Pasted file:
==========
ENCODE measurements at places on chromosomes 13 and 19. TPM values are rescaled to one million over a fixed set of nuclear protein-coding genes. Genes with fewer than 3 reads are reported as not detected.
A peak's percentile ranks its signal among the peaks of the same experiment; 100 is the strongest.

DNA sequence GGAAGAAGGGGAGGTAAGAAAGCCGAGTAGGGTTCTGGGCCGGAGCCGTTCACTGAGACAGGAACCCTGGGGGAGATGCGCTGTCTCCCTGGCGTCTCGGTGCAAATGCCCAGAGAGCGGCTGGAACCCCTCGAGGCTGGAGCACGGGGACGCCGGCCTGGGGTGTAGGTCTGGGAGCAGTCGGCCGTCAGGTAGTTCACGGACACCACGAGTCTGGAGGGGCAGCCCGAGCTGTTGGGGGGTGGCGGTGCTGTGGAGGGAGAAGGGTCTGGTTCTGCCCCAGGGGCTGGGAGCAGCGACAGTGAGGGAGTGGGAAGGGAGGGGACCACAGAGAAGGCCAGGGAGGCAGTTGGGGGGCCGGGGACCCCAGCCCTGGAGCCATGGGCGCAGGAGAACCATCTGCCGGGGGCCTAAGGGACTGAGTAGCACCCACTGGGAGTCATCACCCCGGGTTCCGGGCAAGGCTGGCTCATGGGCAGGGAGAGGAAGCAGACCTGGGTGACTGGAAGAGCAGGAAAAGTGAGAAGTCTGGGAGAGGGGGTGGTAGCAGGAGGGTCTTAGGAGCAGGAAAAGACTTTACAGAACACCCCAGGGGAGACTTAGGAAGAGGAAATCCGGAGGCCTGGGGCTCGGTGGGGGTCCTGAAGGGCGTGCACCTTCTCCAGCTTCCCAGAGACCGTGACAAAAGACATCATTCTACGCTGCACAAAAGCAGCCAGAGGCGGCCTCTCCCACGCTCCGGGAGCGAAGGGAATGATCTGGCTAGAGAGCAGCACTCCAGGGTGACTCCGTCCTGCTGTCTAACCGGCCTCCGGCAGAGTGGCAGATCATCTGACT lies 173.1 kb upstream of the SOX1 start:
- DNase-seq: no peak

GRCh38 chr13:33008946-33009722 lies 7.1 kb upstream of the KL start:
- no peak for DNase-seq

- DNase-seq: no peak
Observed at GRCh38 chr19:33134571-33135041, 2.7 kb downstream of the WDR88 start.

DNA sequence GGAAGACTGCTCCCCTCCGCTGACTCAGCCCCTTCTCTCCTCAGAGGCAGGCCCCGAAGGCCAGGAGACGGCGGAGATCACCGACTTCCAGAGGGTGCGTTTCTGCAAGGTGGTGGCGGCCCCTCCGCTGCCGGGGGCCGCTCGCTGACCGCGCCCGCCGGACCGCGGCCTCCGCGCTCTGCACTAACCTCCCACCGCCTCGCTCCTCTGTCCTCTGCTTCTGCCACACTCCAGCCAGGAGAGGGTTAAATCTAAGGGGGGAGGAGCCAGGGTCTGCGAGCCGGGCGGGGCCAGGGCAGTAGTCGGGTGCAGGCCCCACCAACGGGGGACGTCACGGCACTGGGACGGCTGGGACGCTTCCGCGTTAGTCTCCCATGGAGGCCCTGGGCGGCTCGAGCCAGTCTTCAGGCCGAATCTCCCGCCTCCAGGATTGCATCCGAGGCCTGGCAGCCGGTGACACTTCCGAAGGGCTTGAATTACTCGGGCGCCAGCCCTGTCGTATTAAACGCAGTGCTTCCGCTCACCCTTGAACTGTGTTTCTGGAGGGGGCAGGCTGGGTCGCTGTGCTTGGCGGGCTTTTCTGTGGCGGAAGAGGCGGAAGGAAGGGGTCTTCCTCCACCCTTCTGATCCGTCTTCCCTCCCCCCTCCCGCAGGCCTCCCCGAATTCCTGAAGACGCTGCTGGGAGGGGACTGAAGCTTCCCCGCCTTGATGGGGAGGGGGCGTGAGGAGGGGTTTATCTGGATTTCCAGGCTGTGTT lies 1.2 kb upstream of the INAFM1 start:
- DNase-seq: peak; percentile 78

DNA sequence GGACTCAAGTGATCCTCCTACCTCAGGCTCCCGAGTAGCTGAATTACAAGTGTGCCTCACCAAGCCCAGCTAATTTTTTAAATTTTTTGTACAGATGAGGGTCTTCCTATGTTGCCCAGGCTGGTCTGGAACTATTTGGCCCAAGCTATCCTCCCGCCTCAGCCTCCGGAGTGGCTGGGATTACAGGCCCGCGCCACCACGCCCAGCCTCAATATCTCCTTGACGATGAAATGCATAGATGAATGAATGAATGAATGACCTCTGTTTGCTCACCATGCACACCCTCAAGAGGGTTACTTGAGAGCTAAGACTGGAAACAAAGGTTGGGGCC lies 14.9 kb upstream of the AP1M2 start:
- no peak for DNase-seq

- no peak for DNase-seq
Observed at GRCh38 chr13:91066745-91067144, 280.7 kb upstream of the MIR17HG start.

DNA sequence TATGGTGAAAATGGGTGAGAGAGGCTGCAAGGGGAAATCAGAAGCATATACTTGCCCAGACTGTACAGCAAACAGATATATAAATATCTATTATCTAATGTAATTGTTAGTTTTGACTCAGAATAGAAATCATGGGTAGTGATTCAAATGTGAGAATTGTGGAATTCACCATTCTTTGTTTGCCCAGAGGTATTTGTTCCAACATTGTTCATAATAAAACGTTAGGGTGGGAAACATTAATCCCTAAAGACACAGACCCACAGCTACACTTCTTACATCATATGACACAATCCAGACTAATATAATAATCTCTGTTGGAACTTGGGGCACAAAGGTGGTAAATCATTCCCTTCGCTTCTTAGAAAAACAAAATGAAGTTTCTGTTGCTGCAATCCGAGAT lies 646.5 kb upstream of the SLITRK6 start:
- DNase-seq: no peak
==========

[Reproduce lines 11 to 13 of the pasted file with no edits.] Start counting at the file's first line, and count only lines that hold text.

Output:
DNA sequence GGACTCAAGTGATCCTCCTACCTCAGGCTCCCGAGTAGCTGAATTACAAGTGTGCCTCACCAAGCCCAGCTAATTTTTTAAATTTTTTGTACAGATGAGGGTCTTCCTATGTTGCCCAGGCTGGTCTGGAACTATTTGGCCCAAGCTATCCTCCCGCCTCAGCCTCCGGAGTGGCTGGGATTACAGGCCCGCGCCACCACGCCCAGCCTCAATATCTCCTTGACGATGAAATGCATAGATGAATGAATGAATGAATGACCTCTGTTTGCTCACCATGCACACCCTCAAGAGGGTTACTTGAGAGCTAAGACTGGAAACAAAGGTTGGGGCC lies 14.9 kb upstream of the AP1M2 start:
- no peak for DNase-seq

- no peak for DNase-seq